Seattle Unveils Grand Plans for Its Waterfront, But Who's Going to Pay for it?

Last week, landscape architect James Corner presented a transformative vision for remaking Seattle's waterfront after the removal of the Alaskan Way Viaduct. Lynn Thompson describes Corner's plan, and its accompanying funding challenges.

A heated saltwater swimming pool on a barge? A seasonal roller rink on a pier? A mist machine? Sign us up for a visit to Seattle's waterfront of the future, as presented last week in the latest iteration of a plan by James Corner Field Operations, refined after months of public consultation. Other elements of the plan include parks, pathways and public plazas intended to provide increased public access to the waterfront year-round. 

Compared favorably to, "two of Seattle's major civic undertakings - the 1962 World's Fair and the Forward Thrust initiative in the late 1960s that built the Kingdome, cleaned up Lake Washington and built dozens of public swimming pools and community centers," Corner's plan is being enthusiastically endorsed by the city's Central Waterfront Committee.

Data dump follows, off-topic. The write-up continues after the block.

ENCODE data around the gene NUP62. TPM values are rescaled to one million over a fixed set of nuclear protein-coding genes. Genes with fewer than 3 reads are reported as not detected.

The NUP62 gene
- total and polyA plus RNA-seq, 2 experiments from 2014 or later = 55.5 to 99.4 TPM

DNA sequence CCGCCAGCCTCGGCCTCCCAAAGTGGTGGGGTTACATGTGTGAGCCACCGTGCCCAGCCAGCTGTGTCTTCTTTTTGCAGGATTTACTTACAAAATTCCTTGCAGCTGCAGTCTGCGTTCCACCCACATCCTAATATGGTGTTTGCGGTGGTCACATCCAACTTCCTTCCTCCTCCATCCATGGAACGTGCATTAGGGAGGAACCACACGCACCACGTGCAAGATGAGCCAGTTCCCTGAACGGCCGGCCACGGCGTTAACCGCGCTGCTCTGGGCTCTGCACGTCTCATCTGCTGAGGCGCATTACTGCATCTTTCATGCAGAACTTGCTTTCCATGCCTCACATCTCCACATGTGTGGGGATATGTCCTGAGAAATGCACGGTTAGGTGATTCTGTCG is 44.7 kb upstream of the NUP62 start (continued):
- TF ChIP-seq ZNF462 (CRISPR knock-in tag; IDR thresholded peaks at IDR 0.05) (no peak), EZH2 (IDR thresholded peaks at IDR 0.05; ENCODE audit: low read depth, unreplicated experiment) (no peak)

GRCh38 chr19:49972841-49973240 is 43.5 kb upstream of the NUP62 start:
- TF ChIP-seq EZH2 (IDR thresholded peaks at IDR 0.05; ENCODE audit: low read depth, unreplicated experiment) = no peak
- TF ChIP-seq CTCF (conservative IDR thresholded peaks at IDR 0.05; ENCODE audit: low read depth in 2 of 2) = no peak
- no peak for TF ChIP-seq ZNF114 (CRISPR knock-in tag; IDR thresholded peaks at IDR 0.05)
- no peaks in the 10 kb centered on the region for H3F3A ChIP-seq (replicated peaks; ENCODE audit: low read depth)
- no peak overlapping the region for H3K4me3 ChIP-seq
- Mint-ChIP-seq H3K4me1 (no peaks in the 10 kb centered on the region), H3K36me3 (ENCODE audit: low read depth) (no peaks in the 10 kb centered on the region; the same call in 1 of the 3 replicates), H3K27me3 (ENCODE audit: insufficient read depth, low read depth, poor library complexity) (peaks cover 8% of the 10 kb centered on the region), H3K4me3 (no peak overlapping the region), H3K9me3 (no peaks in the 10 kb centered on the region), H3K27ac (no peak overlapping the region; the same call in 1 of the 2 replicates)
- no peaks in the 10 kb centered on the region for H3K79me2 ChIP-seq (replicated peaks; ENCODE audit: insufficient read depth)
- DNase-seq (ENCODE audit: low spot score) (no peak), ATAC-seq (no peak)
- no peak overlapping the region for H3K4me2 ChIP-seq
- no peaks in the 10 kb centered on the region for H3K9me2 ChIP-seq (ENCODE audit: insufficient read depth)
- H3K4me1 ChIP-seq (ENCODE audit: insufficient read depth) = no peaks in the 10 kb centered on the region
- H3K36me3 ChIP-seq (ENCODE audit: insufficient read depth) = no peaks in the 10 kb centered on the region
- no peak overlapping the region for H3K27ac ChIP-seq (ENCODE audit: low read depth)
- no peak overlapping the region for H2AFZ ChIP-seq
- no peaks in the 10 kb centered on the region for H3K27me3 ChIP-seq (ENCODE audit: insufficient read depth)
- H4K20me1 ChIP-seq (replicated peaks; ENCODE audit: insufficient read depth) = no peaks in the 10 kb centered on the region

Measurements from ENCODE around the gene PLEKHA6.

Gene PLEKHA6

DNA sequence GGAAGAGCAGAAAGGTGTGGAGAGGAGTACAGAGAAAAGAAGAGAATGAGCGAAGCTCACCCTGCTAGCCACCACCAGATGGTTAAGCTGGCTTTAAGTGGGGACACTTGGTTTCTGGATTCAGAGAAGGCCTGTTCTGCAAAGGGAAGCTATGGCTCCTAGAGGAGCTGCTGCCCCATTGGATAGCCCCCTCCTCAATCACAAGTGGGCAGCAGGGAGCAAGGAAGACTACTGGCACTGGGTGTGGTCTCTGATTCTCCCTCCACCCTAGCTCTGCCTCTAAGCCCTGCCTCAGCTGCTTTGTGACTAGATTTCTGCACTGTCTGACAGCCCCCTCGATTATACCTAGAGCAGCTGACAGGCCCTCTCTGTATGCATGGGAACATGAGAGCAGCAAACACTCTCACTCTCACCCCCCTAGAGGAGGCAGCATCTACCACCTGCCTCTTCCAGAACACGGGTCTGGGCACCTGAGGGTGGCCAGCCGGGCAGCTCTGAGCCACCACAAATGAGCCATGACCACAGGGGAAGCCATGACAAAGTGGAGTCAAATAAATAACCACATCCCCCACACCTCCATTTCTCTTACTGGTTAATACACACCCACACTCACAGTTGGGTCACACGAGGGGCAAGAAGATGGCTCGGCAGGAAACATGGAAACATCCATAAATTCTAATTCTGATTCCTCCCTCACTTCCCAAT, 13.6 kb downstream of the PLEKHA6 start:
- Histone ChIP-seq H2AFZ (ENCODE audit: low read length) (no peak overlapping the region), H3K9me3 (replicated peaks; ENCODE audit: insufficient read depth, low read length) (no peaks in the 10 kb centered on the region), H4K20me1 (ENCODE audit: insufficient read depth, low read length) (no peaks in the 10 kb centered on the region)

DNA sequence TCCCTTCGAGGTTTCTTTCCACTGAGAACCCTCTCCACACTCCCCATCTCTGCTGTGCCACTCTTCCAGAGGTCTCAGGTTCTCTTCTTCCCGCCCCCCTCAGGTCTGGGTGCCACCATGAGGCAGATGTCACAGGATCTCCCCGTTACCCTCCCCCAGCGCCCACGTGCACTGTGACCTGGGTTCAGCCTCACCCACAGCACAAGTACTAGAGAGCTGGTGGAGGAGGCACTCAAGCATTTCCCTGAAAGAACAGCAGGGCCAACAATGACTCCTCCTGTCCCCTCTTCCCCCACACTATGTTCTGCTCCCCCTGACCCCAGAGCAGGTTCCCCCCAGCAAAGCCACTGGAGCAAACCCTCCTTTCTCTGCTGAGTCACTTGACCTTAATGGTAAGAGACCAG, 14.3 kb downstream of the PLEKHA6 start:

Now about that $420 million price tag, which the Waterfront Committee's finance subcommittee believes, "half of which would come from a local improvement district funded by downtown property owners, with the rest from city taxpayers and private donors," writes Thompson.   

"Members of the finance committee said their funding plan is both realistic and achievable."

"We went into this worrying about the scale," said Gerry Johnson, a Seattle attorney and co-chairman. "We've emerged being very confident that this is something we can accomplish."


Full Story: After the Alaskan Way Viaduct, city sees 'a waterfront for all'


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